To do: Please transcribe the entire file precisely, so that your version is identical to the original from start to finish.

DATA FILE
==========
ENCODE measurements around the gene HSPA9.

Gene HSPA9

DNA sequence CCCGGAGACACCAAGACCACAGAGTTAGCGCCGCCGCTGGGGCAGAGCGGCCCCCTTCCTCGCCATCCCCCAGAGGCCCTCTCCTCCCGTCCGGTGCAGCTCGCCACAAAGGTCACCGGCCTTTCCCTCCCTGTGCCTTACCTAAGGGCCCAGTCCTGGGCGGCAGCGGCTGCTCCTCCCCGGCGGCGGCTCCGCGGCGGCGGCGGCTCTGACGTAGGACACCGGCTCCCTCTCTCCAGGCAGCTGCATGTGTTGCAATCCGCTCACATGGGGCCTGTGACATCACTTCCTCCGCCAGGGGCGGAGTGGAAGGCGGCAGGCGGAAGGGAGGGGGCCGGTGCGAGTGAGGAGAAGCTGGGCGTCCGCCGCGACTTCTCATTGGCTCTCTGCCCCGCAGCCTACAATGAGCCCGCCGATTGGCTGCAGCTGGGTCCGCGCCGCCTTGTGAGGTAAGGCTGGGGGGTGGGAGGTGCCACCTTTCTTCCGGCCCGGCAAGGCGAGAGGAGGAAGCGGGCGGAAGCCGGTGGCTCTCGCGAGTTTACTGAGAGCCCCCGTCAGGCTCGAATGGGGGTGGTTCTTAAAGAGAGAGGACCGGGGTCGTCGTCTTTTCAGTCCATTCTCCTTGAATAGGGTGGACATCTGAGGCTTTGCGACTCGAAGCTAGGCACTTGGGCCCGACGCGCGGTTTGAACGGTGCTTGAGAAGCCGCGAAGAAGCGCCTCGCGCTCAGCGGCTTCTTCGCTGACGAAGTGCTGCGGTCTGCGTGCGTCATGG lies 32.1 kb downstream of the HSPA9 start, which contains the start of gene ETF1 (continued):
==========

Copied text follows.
ENCODE measurements around the gene HSPA9.

Gene HSPA9

DNA sequence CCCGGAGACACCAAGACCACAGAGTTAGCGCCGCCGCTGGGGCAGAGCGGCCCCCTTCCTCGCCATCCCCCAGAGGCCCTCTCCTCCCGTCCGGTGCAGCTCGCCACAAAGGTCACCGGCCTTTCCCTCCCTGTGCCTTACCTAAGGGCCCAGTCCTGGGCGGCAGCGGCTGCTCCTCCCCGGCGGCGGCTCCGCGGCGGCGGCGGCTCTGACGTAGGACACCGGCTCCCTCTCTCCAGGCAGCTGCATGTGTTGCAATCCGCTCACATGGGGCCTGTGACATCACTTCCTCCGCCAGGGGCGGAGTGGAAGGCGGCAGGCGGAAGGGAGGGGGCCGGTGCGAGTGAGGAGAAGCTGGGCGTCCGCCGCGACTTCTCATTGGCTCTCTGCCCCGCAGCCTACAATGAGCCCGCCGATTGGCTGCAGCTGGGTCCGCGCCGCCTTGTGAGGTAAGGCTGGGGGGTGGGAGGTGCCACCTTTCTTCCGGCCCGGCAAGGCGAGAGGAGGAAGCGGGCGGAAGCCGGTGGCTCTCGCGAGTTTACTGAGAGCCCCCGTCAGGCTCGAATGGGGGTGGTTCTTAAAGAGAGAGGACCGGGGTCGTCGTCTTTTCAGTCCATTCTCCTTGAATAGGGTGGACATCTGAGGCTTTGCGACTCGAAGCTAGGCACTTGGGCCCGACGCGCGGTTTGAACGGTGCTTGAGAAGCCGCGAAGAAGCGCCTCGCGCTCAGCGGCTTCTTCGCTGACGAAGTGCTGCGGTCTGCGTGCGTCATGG lies 32.1 kb downstream of the HSPA9 start, which contains the start of gene ETF1 (continued):